But unfortunately Sodini was a Milhouse, a dork who couldn't quite cut it as a nerd because of the demanding cognitive entrance requirements. And so George Sodini bumbled along, locked in a tolerable but mildly irritating career that provided a decent yet hardly glamorous lifestyle (at nearly 50 his net wealth was only $250,000), honest yet far from prestigious work (as a law firm IT flunky he would have been under the thumb of the same top-dog, alpha male jerks he'd resented since high school), and which made only occasional demands on his weekends and nights, making their yawning emptiness even more apparent.

George made a decent effort at making himself attractive to women, zapping a ratty-looking mustache, dressing with purpose, even putting in regular hours at the gym. In late photos one could even call him sharp-looking. But decades of solitude had taken their toll on the man, leaving him baffled and angry as to why first dates came so easily and second dates not at all. Based on his diaries I think it obvious: Sodini had become a creep, so much so that his desperation, callousness, and monomania were instantly apparent (and repellent) to any woman who bothered to scratch beneath his superficially "nice guy" exterior. Robert Crumb is a creep too, but through exceptional intelligence and self-awareness he exerts a very real charisma, and so is able to pass off self-centeredness as sensitivity and an fetishistic mind that whittles women down to nothing but their erogenous landmarks as artistic talent.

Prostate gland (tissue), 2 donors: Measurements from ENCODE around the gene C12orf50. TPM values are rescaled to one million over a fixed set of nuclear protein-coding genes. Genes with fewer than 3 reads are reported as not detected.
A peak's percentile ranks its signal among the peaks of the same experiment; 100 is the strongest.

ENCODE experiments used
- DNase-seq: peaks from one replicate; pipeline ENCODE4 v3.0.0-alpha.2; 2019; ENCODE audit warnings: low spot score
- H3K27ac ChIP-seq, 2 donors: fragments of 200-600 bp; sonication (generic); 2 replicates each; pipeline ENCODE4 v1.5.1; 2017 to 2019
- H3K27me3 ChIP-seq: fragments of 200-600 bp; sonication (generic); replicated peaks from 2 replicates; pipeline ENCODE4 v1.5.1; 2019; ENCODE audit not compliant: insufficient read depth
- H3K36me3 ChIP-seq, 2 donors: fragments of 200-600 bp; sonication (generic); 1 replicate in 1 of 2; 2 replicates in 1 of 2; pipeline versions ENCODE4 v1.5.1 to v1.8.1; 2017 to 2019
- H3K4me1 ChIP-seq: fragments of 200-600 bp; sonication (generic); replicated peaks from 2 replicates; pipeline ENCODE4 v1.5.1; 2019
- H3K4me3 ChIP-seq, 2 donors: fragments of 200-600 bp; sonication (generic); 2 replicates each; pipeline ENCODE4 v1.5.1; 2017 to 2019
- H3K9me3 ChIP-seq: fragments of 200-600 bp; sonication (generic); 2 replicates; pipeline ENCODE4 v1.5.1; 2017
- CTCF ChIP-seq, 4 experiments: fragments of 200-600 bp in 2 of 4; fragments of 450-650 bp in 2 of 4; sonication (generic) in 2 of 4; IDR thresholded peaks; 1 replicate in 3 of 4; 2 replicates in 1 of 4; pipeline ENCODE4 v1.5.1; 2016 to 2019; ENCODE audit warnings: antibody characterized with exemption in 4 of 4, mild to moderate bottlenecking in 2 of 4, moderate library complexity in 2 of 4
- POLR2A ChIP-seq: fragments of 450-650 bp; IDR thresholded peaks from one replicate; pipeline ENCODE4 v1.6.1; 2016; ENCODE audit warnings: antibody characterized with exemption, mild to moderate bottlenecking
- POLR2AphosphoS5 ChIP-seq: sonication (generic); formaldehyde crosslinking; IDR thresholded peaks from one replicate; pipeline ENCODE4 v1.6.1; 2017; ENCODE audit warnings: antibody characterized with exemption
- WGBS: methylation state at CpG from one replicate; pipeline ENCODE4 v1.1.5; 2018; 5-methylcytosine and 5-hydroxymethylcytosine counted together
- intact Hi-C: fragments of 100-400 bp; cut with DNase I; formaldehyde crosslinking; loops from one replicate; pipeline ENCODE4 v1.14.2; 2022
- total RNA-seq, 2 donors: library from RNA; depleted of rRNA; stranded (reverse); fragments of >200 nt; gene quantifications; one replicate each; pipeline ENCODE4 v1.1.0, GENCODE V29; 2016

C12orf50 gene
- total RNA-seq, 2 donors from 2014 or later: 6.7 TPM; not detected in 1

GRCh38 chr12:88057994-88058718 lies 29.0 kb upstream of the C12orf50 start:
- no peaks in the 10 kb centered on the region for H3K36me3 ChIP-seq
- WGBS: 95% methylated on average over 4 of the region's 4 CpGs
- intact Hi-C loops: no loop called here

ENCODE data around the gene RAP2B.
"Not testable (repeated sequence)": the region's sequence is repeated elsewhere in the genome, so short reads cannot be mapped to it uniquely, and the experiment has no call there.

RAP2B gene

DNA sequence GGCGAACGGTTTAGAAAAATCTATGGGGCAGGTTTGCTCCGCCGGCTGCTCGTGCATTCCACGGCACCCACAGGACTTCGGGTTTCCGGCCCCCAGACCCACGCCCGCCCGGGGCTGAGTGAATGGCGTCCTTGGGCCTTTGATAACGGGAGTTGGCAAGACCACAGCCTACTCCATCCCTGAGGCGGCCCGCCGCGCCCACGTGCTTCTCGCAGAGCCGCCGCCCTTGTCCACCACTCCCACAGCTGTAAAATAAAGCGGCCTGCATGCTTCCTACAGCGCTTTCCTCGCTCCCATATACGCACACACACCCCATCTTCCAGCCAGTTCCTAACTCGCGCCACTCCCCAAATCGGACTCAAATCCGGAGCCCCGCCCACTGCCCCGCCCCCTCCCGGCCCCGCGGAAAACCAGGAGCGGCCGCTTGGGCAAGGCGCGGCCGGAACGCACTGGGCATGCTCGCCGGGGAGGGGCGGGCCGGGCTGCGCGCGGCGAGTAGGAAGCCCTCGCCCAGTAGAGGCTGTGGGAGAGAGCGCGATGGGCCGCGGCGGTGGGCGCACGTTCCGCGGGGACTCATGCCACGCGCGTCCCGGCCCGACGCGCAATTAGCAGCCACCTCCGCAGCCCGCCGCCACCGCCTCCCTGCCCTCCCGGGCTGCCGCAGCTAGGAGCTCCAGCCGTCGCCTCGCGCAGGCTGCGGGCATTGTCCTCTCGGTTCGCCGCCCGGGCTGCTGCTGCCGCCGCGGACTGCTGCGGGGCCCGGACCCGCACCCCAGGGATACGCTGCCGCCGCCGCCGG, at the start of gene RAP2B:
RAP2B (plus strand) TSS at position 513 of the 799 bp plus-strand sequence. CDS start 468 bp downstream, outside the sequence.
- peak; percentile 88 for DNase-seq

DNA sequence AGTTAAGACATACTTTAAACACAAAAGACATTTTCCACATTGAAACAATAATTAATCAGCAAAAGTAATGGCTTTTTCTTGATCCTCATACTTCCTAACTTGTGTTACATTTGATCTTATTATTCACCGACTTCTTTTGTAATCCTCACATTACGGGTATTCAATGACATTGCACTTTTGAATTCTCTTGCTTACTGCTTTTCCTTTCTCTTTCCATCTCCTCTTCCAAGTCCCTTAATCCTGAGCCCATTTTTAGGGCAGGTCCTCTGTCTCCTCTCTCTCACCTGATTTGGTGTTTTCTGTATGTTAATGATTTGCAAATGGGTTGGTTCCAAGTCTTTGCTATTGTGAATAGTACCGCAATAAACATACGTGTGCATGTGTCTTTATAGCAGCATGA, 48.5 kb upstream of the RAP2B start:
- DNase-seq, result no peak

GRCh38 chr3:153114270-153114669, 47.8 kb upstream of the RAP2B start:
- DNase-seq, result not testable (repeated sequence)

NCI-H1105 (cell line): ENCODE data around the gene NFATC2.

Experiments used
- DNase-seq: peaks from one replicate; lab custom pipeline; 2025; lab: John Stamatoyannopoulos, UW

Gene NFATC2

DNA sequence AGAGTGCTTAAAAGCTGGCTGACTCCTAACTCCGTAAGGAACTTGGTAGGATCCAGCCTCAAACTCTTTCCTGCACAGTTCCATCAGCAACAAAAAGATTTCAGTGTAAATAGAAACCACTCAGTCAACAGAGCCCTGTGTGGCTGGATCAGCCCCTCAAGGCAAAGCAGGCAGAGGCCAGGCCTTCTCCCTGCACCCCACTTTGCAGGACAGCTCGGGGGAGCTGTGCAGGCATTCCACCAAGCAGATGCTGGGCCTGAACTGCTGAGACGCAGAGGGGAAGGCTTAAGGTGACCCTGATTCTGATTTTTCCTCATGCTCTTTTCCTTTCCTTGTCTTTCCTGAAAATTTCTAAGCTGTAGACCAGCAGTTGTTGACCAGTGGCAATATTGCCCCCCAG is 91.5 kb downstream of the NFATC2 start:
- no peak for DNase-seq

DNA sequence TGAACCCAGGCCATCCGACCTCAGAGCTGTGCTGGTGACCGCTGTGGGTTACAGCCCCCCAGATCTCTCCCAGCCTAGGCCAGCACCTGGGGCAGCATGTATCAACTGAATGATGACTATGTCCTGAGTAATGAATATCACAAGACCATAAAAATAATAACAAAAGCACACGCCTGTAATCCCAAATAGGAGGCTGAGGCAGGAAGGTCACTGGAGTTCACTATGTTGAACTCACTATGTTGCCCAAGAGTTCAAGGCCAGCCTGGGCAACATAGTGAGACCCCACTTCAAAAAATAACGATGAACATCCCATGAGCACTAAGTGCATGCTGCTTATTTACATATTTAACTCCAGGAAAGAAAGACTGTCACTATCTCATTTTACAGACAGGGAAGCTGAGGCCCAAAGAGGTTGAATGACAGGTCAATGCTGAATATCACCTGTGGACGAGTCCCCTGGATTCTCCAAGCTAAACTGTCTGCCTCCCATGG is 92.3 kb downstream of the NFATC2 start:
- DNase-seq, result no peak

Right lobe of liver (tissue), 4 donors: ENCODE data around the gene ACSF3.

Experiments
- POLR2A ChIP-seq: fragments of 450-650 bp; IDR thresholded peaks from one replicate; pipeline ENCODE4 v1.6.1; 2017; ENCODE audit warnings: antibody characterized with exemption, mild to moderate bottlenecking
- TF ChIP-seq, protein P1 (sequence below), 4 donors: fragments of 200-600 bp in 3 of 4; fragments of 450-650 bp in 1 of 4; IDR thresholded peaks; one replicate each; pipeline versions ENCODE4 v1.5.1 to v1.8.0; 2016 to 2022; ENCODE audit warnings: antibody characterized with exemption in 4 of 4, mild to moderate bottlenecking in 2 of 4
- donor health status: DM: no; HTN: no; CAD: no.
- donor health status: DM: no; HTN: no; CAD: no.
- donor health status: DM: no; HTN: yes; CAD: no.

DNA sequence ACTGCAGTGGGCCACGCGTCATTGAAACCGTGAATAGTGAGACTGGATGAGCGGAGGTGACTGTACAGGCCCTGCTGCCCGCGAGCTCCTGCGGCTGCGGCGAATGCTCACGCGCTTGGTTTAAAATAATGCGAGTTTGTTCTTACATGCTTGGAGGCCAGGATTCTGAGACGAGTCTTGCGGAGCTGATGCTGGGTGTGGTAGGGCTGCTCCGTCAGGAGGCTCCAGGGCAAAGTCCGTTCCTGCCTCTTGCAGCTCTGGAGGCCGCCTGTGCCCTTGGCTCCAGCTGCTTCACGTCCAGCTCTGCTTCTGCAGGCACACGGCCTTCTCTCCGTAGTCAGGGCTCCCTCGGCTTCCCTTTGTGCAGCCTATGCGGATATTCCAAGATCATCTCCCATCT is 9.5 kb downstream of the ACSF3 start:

Terribly ordinary George Sodini had none of these qualities, though, and I can even now imagine him on yet another first date. He is showered, shaved, in a fresh Gap ensemble. As the entrées are cleared (the daily special never disappoints at the Macaroni Grill) and the wine begins to circulate George is feeling good, even a little cocky. The conversation is now leaving the safe, shallow waters of getting-to-know-you chitchat and entering the high seas of soul-barring disclosure. Yet the intimacies that come naturally to most people at this point (accounts of past relationships, consuming passions, even strong opinions on politics, art, or culture) is terra incognita for George, who hasn't had a girlfriend in 25 years and as a result is now consumed by THE burning question of our time- the availability and distribution of attractive young females. The fact that the overwhelming majority of humanity is oblivious to this issue merely highlights its importance to him. Who, after all, worries about the availability of breathable air or the workings of the nitrogen economy? Yet George is acutely aware that at this nexus of female flesh lie the troubles and hopes of mankind. He can't hold it in any longer. He must speak from the soul! "You know, there are over 30 million attractive, available women in the United States. Instead of bombing the Middle East..." And just like that George's social calendar opens up from here through the holidays. In Pittsburgh.